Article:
On DNA Origins

Many relatives have asked me about the ethnic origins estimates from their DNA.
This page answers those questions. -- Wesley Johnston
The Bottom Line

The bottom line is that estimating ethnic origins from DNA still has much to learn. You should not take these estimates as statements of fact but only as estimates. They will change as more is learned and better estimating tools are developed from that new knowledge.

In particular, completely disregard the origins attributed to small percentage (less than 10%) origins, as they are extremely likely to be wrong.

And even the large percentage origins will probably look different 3 years from now. Mine certainly looked different 3 years ago than they do now.

Here is an excellent answer posted 20 Jun 2016 by Jim Bartlett on the Genealogy-DNA e-mail list. Someone had noted that while there are several ethnic origin admixture estimators on GEDmatch, "none of them agree with each other." This is Jim Bartlett's explanation of how that can be so.

Oh - that's just an indication of how imprecise admixture prediction is. Think about it: at 7 generations back (200 yrs ago?) you had 128 ancestors.

  1. You got roughly 1% of your DNA from each one. So that 1% of you is translated into your "admixture" for that ancestor.
  2. Which 1% of each ancestor did you get? Was it a representative 1%, or might it be some very small % of that ancestors admixture.
  3. Do you really know the admixture of each of your 128 ancestors 7 generations back?
  4. If you're thinking of your ancestry 500 years back, the number of different ancestors increases a lot.
  5. Do each of the admixture tools really have accurate reference populations (some are based on on where our 4 grandparents were born)
  6. Do the admixture tools have reference populations that would cover each part of the genome, so that each 1% of your DNA is accurately read. Some report admixture to a hundredth of a % - pretty silly to my way of thinking.
  7. Looking at admixture for my brother and me, you'd never guess we were full siblings with exactly the same ancestry - we each got a quarter of each parent's DNA that the other one didn't.

Take admixture predictions with a grain of salt! Fun to look at, dangerous to rely on too heavily.

Examples of How Estimates Vary or Go Completely Wrong

Example 1: Variations Among Testing Company Estimates

The chart at the top of this page compares the 2 Jan 2016 ethnic origins of the same person, based on their autosomal DNA tests on Ancestry, Family Tree DNA, and 23andMe. The matrix shows the specific estimates made by each company's estimating method. The chart on the right provides a visual comparison of how they compare on their estimates of the top four origin locations of the person.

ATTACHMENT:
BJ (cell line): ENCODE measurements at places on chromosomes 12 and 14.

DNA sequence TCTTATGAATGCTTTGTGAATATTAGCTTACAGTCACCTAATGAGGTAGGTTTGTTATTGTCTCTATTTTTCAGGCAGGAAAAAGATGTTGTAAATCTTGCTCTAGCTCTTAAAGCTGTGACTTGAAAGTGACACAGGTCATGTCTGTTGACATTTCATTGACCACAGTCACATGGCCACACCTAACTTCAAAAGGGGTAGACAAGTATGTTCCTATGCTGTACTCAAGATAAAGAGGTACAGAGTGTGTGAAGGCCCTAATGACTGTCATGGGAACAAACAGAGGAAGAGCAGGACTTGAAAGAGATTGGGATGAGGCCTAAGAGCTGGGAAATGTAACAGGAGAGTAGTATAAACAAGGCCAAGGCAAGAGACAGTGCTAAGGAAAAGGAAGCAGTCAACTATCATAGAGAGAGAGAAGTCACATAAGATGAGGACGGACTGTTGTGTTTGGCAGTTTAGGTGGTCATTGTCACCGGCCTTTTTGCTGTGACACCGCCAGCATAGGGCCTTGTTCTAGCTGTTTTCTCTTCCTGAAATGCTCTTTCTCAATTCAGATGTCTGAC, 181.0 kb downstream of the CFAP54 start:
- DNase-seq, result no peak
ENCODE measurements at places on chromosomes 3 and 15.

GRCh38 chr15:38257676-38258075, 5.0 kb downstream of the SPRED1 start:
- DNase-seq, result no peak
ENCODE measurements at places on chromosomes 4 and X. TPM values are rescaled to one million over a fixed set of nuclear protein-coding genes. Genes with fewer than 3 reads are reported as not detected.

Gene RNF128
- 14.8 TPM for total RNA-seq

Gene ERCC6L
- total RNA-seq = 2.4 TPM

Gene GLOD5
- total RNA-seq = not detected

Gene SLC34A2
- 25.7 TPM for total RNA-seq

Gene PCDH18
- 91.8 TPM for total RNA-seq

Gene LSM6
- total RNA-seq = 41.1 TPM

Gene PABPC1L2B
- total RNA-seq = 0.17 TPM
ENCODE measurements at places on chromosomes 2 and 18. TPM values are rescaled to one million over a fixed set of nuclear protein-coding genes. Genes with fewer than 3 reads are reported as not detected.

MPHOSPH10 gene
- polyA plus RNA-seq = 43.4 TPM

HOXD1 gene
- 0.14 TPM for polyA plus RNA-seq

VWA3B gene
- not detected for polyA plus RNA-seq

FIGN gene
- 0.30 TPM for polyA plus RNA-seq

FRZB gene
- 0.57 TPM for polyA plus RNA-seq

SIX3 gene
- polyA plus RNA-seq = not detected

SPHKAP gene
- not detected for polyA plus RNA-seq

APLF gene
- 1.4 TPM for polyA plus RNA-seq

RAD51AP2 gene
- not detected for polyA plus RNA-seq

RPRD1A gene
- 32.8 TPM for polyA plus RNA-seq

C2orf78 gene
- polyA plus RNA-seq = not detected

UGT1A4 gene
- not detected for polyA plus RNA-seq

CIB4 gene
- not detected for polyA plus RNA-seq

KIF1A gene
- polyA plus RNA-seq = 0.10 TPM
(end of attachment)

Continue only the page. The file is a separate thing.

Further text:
Clearly, the 23andMe results make it a bit of an apples to oranges comparison. But the East Europe, Scandinavia and West Europe (which 23andMe calls French and German) are apples to apples.

Nevertheless, while Ancestry and FTDNA are similar in their Great Britain estimates (34% and 39%, respectively), 23andMe is drastically lower (7.2% as British & Irish). If you add the 32.1% that 23andMe calls Broadly Northwestern Europe, you have 39.3%, which is very much in line with the other two companies.

The other three main groups are roughly within the bounds of each other, with 23andMe's Broadly European as the wild card.

So on the main four groups, the three companies' estimators are in the same ballpark. But for the small percentages, they vary greatly. Just what is that last 2 or 3 percent? Southern European? Asia Minor? East Asia? At one point, at least one of the companies was also including Neanderthal, but that is gone in the more recent estimates: the DNA did not change, but the estimator changed.

Example 2: The Jewish Child of Non-Jewish Parents

A husband and wife and their two children all tested on Family Tree DNA. FTDNA's estimator showed that neither parent had Jewish ethnic origin, and one of the children had no Jewish ethnic origin. But one child did have Jewish ethnic origin at about 14%. The FTDNA estimator has improved and no longer makes this error. And I did not capture the ethnic origin results when the estimator erred. So I cannot provide the specifics. And that is a good thing. This case illustrates how new knowledge leads to improved estimators and elimination of errors created by earlier estimators. But this case also illustrates how dangerous it can be to make conclusions based on the estimates alone.

And in this case, another member of the family questioned the paternity of the child that the estimator showed with Jewish origin. If the estimator's estimate showed the Jewish ancestry correctly, then that paternity question was a reasonable question to ask. But it was a question easily seen in the autosomal DNA results to prove that the estimator was wrong. The autosomal DNA results clearly show that the husband was indeed the father of both children. So the estimator was wrong: it is impossible for a father and mother who have no Jewish ancestry in their origins to have a DNA-verified child who has 14% Jewish ancestry. And FTDNA has corrected whatever caused this error, even though they never received word of this individual case.

The lesson in this case is to always go back to the raw DNA results. When an origin estimate raises a question, see what the actual DNA shows. It very well may be that the estimator is wrong. Do not jump to conclusions based on the ESTIMATES (keep that word foremost in your mind - estimates are not facts; they are only estimates) of ethnic origins.

Last updated June 23, 2016
Copyright © 2016 by Wesley Johnston - all rights reserved